Article on the mobile movie production companies used in both Noah and Fathers and Daughters in the Pittsburgh Post Gazette with location photos at the link and mentions of the shoot length and upcoming locations:
On Wednesday morning — Day 17 of a scheduled 37-day shoot for the movie “Fathers and Daughters” — crews assembled as the sun peeked over the rooftops of million-dollar homes in Shadyside. They were there to film two scenes inside Mansions on Fifth Hotel.
Five large production trucks, five trailers and a “honeywagon” — a nicer-than-generic port-a-potty mobile bathroom unit — lined both sides of Westminster Place. Along Amberson Avenue, which runs perpendicular to Fifth Avenue, were four huge 18-wheelers, two smaller trucks and a variety of cars.
The “star trailer” for Russell Crowe, the film’s biggest name, was parked next to Shadyside Presbyterian Church. He was in Pittsburgh several years ago to film 2010’s “The Next Three Days” and had just arrived after a whirlwind press tour for his latest picture, “Noah.”
The fleet of vehicles on set Wednesday represented just a portion of the overall traveling tech show. Some trucks had been left behind at what is called “home base,” where the production company has established local offices.
In the case of “Fathers and Daughters,” that would be 31st Street Studios in Strip District.
“We are only here for today, then we’ll be all over Pittsburgh,” said Richard Middleton, one of the film’s executive producers. “We are going to be in Fox Chapel, we’ll be Downtown, we’re going to be back in Oakland at, I think — what’s the museums with the dinosaurs?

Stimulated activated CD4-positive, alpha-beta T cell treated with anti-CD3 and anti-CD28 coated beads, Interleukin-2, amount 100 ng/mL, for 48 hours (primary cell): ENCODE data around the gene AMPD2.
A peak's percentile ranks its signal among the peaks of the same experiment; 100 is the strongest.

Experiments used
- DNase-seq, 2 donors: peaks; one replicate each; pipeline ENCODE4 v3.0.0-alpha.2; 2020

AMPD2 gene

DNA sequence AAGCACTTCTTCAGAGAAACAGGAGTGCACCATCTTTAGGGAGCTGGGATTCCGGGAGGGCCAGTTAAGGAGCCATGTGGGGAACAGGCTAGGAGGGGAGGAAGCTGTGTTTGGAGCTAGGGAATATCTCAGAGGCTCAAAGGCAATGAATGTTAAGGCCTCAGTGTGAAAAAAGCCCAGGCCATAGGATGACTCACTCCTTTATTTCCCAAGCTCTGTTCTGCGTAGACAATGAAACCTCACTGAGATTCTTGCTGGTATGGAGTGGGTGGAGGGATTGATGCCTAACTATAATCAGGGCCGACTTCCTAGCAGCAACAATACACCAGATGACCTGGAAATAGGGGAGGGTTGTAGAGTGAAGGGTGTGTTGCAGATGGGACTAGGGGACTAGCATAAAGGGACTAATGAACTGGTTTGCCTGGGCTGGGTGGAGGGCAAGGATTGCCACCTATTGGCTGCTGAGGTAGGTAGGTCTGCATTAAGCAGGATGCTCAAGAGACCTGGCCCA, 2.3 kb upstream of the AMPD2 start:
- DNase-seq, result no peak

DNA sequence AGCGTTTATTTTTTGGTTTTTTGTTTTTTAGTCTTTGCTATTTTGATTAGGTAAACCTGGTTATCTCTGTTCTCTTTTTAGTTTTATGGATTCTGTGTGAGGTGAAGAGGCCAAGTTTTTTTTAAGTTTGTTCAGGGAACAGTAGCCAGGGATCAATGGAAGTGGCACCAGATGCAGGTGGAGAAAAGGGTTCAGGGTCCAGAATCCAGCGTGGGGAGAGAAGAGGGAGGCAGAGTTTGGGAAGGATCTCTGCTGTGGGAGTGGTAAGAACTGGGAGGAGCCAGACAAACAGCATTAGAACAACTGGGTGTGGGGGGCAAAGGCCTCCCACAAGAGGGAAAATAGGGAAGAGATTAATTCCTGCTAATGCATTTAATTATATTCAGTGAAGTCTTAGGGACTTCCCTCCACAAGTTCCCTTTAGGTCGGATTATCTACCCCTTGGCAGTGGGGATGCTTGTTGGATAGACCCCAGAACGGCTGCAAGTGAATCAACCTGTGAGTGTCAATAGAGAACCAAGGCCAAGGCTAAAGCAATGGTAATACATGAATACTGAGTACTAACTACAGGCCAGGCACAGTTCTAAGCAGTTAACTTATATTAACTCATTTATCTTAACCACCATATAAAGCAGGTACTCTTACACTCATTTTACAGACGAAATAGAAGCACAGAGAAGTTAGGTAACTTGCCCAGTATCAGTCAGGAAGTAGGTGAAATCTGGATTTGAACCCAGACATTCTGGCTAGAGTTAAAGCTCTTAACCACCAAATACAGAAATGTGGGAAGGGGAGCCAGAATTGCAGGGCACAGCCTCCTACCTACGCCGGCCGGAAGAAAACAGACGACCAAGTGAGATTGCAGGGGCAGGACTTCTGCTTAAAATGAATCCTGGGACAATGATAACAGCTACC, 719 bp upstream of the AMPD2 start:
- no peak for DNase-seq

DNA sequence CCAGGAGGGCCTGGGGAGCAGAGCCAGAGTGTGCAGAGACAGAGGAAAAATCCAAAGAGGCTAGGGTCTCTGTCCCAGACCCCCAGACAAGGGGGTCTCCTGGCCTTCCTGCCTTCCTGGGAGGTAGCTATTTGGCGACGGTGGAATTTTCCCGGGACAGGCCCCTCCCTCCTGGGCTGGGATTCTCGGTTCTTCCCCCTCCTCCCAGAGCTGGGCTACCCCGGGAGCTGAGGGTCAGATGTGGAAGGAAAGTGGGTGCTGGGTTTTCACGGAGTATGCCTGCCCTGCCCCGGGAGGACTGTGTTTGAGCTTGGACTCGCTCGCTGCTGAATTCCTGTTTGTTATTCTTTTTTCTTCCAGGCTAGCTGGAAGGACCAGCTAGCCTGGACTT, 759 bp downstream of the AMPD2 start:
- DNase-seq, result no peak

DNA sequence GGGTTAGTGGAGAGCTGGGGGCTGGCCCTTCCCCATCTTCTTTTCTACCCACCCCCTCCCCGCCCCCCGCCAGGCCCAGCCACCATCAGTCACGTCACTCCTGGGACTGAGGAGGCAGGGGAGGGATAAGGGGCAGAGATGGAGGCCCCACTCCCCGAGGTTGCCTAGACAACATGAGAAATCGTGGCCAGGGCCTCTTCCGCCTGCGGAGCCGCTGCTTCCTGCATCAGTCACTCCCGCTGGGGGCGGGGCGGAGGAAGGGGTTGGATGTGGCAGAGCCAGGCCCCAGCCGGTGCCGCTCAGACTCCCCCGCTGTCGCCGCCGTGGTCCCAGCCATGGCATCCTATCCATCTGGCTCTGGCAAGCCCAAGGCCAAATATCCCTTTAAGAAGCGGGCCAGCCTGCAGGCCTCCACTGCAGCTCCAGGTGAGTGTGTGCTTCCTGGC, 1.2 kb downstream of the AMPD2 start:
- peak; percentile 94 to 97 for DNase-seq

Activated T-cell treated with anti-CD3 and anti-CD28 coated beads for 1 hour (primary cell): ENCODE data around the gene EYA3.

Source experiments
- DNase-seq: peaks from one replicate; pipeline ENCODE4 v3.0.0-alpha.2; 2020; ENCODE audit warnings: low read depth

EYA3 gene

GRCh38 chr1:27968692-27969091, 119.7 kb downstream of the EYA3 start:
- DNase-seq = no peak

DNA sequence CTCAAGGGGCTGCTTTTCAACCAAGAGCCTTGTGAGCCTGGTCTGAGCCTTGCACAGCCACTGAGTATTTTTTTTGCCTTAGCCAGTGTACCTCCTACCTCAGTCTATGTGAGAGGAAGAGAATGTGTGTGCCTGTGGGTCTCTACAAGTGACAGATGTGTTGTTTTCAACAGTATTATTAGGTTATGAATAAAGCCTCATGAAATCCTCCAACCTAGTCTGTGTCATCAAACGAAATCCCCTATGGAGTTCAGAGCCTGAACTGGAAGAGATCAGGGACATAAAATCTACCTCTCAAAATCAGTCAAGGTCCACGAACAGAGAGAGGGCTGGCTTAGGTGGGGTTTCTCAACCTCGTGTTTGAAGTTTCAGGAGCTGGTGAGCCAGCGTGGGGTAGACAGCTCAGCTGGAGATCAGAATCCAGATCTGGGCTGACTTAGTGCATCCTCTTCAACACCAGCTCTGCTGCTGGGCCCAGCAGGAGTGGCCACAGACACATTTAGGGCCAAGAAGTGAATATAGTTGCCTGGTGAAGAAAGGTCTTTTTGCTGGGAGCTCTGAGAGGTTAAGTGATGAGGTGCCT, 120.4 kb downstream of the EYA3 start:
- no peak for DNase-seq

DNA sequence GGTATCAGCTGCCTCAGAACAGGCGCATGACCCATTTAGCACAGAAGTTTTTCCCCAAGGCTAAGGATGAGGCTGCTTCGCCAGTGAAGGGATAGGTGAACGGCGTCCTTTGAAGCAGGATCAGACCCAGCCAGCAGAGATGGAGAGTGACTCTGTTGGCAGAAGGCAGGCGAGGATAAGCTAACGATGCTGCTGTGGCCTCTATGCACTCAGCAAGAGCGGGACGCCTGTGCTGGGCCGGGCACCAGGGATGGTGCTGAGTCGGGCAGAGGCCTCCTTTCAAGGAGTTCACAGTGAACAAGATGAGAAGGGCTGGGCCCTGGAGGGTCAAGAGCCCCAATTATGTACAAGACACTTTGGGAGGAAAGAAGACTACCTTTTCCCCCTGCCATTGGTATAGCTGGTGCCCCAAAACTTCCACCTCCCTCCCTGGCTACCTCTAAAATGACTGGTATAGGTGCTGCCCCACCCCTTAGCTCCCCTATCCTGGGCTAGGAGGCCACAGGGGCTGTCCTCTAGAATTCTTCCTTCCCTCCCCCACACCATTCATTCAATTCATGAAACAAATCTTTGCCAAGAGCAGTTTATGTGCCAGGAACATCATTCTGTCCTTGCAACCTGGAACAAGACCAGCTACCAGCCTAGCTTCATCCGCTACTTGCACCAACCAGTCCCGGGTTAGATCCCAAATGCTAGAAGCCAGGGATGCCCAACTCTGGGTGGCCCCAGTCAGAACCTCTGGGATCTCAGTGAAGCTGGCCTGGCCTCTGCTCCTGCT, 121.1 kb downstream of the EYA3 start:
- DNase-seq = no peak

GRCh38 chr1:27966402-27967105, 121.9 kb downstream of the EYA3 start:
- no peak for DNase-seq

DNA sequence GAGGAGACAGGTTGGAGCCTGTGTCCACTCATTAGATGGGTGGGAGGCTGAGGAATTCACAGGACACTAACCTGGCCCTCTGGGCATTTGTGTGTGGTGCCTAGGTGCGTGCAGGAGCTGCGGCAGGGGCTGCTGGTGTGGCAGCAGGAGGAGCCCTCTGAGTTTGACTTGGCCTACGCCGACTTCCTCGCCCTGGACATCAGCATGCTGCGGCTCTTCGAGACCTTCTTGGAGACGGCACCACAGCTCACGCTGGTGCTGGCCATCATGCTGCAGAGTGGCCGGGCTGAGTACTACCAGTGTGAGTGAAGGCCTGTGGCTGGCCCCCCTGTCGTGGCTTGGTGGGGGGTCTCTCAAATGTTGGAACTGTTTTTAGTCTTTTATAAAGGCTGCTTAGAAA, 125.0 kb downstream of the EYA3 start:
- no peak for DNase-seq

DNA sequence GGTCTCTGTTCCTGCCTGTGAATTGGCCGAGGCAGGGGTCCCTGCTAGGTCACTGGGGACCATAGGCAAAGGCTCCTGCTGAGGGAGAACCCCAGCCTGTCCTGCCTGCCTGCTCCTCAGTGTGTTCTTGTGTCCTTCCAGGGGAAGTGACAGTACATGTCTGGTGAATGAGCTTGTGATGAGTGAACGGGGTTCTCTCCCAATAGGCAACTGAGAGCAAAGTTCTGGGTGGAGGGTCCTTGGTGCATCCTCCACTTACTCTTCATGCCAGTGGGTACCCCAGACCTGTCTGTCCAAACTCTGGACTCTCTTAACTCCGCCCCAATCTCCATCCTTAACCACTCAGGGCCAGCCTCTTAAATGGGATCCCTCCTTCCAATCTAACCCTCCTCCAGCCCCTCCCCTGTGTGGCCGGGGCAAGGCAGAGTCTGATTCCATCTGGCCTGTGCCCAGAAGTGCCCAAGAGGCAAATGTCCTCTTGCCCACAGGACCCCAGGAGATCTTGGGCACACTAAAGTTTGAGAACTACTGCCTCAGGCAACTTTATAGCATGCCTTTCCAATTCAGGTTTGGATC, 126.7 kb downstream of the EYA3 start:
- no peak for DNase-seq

“We’ll be back at the University of Pittsburgh and then shooting on stage [at the studios] for a couple of weeks.”
Despite the presence of stars on set, most productions are decidedly unglamorous. With the exception of a black, Cadillac SUV that shined as a crew member wiped it down with a chamois cloth, the vehicles were clean but plain as milk.
Haddad’s Inc. is renting Voltage Pictures production company not just vehicles but also equipment such as lighting, cranes and scaffolding. It’s one of the biggest such vendors on the East Coast, and among its clients in New York City was the production of “Noah.”
“The trailer we have for Russell is also the one he had for ‘Noah,’ ” Mr. Middleton said. “It’s a very nice trailer.”
Although Haddad’s won’t talk specifics, Mr. Crowe’s trailer was similar to one listed on the website of “Hollywood Honeywagons and Production Vehicles.”
That one — a Pace Arrow with satellite television, full kitchen, bedroom and bath — rents for $700 a day, $3,000 a week.